I need to formulate some kind of experiment here. I need to get some more data. I need to figure this out. I need to… I need to go on vacation.

I gaze slowly at the clock. My work day is officially over. I’m on vacation now, I guess. I think about my wife, and I let that thought linger. I think about how much I hate to see her disappointed, and I try again to just let it all go. Vacation time.

I begin entering the day’s closing report before signing out. I keep all my thoughts and any details about my potential… discovery to myself for the time being. I want to look into it on my own when I get back, and if I report anything that could be categorized as an “anomaly”, there’s a fairly decent chance that the simulation will have been prematurely shut down by the time I get back, and that would ruin everything.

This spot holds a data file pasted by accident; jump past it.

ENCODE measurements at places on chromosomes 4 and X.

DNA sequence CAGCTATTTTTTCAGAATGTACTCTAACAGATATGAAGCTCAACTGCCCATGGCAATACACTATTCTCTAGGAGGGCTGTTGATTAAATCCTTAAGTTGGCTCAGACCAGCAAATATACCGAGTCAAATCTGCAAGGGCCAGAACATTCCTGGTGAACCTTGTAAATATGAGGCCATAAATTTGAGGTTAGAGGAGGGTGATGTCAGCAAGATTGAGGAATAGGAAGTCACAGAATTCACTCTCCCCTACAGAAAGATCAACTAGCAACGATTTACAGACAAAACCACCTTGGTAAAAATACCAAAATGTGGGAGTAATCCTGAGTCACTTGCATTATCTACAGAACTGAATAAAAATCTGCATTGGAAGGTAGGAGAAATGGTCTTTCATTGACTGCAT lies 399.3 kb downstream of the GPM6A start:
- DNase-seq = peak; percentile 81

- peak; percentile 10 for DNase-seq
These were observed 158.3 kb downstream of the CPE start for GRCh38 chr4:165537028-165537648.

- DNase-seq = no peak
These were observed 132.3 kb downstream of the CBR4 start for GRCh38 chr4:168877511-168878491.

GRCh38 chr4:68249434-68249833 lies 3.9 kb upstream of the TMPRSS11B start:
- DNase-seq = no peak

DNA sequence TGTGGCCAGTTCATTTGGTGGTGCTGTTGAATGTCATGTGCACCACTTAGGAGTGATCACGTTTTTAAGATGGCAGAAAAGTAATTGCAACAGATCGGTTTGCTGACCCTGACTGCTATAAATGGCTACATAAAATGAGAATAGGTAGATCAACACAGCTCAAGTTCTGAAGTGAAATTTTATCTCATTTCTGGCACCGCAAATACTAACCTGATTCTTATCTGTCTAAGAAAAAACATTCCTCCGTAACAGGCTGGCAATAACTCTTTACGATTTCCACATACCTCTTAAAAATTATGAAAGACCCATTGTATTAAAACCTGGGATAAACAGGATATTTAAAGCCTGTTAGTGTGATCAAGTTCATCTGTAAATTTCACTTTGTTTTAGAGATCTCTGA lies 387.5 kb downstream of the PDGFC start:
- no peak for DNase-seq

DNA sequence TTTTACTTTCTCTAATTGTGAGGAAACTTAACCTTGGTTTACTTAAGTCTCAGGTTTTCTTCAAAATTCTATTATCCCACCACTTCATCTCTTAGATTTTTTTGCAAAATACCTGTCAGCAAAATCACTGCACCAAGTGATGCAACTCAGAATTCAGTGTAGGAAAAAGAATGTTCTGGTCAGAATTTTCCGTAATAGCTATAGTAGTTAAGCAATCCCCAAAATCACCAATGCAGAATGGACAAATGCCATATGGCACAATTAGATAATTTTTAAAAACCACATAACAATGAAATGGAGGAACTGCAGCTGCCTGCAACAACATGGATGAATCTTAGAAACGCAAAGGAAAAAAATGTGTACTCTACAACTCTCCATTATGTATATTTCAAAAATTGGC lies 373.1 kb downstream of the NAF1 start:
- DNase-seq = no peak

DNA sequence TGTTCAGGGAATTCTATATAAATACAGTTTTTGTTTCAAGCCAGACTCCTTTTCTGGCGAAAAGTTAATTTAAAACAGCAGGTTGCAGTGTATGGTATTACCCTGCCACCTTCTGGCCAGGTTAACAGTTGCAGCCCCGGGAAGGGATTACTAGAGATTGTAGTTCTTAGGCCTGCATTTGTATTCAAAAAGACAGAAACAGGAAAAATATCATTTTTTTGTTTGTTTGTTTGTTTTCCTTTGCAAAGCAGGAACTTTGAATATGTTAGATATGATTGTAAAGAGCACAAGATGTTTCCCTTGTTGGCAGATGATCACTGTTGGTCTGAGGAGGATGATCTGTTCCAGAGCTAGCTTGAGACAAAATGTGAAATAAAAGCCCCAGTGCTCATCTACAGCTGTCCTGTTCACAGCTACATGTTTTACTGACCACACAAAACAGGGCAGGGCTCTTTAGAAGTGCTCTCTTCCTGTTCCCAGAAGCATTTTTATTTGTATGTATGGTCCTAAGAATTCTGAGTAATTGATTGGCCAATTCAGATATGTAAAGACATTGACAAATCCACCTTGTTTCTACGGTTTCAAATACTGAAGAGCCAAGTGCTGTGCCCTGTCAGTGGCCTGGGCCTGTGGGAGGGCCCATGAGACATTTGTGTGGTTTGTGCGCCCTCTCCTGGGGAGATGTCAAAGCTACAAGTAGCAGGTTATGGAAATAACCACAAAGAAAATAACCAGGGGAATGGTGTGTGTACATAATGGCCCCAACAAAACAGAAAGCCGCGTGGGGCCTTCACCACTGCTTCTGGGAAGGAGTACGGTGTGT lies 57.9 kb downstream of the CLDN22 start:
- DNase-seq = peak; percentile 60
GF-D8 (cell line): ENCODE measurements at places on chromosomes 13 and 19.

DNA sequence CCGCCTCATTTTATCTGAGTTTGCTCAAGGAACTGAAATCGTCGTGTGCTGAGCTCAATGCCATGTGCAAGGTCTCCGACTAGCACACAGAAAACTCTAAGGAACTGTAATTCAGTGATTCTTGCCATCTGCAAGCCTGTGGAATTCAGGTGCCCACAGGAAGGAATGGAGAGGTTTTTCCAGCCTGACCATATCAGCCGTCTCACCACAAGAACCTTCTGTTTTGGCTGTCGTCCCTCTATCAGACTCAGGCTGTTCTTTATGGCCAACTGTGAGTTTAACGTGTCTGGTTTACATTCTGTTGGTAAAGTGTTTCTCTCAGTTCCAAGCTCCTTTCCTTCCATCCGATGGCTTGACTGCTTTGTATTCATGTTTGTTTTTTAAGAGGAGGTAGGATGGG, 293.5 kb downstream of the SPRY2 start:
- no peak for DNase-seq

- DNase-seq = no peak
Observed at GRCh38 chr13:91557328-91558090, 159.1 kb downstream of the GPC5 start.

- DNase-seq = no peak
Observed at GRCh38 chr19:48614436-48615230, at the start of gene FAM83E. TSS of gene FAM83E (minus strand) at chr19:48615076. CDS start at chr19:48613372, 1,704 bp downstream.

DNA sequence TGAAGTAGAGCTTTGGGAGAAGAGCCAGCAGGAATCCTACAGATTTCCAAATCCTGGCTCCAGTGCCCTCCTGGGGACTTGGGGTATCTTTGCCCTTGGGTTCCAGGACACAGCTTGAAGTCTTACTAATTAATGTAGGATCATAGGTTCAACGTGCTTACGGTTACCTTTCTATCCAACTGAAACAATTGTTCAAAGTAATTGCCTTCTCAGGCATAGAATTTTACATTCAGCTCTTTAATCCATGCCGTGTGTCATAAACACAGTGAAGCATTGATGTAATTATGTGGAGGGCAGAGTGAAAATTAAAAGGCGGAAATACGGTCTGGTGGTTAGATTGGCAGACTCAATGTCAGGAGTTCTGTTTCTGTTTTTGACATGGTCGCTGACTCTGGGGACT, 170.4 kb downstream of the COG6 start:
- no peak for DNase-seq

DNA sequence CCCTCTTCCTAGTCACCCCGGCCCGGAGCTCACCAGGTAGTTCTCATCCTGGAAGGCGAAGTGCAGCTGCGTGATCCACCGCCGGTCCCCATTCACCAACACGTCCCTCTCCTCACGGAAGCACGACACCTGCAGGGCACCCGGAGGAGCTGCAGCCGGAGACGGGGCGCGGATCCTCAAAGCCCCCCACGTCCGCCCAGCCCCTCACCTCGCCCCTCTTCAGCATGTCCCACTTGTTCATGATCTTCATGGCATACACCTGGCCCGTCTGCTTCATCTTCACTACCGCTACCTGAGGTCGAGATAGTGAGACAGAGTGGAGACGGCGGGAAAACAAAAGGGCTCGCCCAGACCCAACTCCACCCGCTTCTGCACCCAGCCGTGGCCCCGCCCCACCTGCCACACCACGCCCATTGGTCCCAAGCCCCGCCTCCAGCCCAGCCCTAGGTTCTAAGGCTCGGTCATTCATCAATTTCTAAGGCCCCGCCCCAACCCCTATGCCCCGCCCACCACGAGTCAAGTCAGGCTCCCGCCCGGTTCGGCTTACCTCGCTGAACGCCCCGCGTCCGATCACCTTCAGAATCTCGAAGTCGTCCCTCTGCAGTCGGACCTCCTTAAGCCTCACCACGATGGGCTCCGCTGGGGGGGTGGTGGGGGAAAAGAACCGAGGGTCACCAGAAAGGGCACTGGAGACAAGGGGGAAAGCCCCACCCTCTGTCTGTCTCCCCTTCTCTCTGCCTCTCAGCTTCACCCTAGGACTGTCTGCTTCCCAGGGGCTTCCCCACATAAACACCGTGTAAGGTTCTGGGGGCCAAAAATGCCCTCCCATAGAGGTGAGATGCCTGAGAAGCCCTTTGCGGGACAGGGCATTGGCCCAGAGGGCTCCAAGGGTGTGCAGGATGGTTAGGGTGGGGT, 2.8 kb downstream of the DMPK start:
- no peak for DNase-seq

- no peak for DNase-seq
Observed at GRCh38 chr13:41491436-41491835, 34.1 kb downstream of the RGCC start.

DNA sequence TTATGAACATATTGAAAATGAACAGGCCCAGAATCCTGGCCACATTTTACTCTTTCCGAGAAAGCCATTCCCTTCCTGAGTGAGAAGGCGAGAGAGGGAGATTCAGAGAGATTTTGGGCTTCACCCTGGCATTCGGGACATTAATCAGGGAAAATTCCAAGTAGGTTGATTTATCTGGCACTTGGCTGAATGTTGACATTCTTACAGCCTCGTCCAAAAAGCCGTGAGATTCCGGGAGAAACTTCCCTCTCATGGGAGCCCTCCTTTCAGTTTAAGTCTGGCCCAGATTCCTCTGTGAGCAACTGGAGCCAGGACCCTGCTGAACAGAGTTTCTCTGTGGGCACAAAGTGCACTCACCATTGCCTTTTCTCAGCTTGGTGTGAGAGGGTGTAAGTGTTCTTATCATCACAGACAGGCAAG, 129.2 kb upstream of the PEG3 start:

Suddenly, my heart begins to race as cold sweat beads on my brow, and I mutter the word “anomaly” to myself in a voice that sounds more like a ghost’s than my own. I think excruciatingly hard for a moment about every possible implication of that word.


If someone reports anything that could be categorized as an “anomaly”, there’s a fairly decent chance that the simulation will be prematurely shut–